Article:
Bashar Assad
Bashar Assad Photo by AP
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Western attempts to topple the regime of Syrian President Bashar Assad is the result of Syria's support of Palestinian groups fighting to end Israeli occupation, an Iranian lawmaker said on Thursday.

A report in Iran's semi-official Fars news agency quoted Ebrahim Aqa Mohammadi, a member of the Iranian parliament's National Security and Foreign Policy Commission, as calling international pressure on Syria an act of "revenge."

"The pressures on Syria to topple the Bashar Assad's government are firstly an act of revenge on the resistance which has countered the Zionist regime for years," the Iranian official was quoted as saying.

Mohammadi added that as "a leading state in the fight against the Israeli occupation of Palestinian territories, Syria has always been in the frontline of the resistance," he added.

Earlier this week, Iranian foreign minister Ali Akbar Salehi warned in an opinion piece published by the Washington Post of the consequences Assad's fall would bring, saying that "Syrian society is a beautiful mosaic of ethnicities, faiths and cultures, and it will be smashed to pieces should President Bashar Assad abruptly fall."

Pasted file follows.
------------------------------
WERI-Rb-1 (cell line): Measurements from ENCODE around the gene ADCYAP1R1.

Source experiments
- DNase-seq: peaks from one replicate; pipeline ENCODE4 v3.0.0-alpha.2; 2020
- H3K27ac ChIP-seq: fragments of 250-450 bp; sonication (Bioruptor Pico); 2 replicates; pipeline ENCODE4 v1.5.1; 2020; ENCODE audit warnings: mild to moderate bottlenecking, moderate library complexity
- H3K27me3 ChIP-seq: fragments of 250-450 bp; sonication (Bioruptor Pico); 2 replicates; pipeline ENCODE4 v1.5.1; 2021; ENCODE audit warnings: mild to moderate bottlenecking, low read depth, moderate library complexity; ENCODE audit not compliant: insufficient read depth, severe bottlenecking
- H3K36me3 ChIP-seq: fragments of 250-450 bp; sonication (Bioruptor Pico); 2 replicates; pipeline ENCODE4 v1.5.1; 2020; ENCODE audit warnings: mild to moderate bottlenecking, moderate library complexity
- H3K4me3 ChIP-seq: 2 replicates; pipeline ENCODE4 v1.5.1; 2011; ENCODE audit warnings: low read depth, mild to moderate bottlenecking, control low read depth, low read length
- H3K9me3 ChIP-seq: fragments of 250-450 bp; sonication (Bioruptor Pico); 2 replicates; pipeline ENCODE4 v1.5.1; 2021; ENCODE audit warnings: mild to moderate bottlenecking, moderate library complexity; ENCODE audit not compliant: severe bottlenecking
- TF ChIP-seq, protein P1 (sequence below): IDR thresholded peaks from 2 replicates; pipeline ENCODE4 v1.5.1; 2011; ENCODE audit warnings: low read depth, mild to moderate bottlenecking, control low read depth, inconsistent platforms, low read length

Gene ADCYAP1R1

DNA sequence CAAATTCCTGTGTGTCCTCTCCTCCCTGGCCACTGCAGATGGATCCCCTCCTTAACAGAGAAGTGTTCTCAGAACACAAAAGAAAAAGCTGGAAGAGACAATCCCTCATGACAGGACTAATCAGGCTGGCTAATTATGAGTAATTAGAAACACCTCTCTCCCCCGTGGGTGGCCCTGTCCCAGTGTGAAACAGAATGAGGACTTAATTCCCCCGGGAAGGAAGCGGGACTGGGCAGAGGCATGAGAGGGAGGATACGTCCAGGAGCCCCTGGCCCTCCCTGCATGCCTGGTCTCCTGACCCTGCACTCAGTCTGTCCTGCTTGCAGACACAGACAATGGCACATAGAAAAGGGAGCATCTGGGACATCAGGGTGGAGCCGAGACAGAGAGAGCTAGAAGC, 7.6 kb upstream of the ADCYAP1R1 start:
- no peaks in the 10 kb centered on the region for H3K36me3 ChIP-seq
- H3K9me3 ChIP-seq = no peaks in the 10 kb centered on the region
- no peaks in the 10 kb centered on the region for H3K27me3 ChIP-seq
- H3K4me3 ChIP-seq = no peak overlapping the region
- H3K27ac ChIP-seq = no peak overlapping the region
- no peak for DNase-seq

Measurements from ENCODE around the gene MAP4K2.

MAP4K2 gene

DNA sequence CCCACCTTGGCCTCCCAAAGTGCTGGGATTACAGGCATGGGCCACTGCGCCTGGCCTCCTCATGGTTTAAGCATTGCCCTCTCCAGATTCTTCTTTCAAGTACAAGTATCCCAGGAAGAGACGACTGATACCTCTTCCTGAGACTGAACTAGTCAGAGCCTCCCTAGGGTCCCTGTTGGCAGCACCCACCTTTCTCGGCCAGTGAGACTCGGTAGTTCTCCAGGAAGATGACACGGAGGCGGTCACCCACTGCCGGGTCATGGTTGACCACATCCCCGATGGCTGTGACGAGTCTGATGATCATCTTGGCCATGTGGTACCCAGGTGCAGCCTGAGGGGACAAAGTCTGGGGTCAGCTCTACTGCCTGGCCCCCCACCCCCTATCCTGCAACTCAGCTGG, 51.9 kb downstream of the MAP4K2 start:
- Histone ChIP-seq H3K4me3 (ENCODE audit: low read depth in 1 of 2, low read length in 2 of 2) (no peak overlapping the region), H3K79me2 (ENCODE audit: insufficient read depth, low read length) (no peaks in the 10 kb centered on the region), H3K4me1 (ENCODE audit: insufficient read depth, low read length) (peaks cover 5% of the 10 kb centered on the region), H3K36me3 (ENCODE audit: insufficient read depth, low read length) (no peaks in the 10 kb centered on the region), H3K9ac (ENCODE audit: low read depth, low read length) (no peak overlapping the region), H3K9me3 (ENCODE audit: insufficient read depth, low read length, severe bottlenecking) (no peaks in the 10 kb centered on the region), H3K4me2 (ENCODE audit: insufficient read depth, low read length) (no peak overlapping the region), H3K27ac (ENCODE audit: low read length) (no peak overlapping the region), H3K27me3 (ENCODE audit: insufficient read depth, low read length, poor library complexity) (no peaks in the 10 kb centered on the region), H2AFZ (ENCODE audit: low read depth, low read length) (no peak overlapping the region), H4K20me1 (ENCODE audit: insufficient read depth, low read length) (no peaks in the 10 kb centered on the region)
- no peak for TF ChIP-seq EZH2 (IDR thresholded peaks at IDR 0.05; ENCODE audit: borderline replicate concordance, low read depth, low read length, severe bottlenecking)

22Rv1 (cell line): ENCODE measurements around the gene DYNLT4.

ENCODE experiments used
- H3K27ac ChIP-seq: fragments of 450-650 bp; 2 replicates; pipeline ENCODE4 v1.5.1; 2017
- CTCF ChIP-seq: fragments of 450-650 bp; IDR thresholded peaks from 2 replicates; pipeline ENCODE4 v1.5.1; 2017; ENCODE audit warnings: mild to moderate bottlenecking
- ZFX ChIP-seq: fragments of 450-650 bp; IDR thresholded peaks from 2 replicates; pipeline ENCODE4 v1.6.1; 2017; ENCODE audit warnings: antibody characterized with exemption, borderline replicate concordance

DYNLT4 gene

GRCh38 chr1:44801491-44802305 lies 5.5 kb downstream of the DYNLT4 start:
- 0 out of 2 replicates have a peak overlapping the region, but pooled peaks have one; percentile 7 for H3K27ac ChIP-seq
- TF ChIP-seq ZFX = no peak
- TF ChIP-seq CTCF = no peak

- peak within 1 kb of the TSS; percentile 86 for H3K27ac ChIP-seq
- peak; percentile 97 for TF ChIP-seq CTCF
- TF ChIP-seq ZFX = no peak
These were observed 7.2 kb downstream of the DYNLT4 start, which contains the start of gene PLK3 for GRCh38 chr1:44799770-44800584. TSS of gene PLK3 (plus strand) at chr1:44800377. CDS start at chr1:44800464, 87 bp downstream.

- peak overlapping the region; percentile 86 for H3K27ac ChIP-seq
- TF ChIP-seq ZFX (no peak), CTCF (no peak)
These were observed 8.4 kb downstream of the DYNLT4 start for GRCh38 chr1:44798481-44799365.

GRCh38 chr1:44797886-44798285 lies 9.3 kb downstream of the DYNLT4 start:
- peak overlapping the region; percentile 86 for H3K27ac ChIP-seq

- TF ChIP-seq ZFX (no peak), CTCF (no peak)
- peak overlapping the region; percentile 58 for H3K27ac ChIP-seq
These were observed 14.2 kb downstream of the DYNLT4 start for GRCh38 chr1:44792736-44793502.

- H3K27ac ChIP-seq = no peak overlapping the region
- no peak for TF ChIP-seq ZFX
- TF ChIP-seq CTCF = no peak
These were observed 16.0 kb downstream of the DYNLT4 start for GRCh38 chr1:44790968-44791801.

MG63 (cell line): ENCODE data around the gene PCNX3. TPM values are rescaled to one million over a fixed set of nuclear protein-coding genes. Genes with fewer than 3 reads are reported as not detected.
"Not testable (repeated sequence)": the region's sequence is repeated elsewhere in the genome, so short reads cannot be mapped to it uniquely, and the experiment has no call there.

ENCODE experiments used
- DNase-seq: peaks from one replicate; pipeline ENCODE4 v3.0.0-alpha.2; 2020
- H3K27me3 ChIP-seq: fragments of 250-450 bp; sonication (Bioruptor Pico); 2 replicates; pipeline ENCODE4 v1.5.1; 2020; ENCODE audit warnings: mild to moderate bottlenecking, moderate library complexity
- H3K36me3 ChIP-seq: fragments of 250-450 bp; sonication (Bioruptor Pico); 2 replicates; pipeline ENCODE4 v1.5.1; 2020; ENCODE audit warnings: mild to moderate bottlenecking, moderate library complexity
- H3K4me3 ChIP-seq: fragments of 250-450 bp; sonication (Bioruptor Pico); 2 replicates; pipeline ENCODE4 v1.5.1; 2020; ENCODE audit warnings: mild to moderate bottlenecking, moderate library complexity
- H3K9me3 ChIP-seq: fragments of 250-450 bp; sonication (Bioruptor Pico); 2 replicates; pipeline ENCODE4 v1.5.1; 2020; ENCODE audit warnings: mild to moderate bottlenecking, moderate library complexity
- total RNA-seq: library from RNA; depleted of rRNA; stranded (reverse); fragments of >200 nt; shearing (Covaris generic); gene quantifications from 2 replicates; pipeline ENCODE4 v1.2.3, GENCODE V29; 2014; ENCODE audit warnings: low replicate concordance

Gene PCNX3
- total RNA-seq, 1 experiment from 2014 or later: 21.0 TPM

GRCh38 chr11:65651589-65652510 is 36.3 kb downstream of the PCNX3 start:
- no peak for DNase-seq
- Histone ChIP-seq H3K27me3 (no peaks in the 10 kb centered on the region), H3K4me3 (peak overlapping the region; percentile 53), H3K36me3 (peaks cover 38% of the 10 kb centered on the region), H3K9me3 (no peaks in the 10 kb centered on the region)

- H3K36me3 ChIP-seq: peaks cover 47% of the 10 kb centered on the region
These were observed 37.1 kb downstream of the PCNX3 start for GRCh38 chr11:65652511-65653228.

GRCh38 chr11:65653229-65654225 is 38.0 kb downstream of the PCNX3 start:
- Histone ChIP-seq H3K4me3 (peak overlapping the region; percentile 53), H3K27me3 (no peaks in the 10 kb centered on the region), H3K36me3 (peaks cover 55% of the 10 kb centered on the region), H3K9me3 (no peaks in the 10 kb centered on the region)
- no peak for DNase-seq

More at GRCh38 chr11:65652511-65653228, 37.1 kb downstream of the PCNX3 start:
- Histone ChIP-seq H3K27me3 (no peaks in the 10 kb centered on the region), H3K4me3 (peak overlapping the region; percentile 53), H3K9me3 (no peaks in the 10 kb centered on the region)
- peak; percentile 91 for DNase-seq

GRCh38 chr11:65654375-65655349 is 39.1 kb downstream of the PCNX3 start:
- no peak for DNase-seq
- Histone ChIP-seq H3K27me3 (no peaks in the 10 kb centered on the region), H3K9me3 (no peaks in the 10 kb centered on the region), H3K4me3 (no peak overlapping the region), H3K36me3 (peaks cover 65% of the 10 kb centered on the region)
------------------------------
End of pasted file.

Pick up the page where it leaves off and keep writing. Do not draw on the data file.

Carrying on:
While Salehi said Iran sought a solution that was in "everyone's interest", Western diplomats have dismissed the conference as an attempt to divert attention away from bloody events on the ground and to preserve the rule of Assad.

"The Islamic Republic's support for Assad's regime is hardly compatible with a genuine attempt at conciliation between the parties," said one Western diplomat based in Tehran.

It showed Iran was "running out of ideas", he added. Another Western diplomat said Tehran was trying to broaden the support base of the Syrian leader.

The Islamic Republic has resisted an agreement on Syria that requires Assad to quit as part of any political transition. There is no sign that Tehran is ready to adopt a new approach, despite setbacks for Assad including the defection this week of his prime minister.

But analysts say the recent signs of cracks in the Syrian leadership have taken Iran by surprise.

"Iran is trying to show strength and regional presence, but if they were going to make a big play why not do it at the Non-Aligned Movement summit (taking place in Tehran in late August)?" said Scott Lucas of the EA Worldview news website that specializes in covering Iran
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"They seem to be so jittery about Syria, they couldn't afford to wait," he added.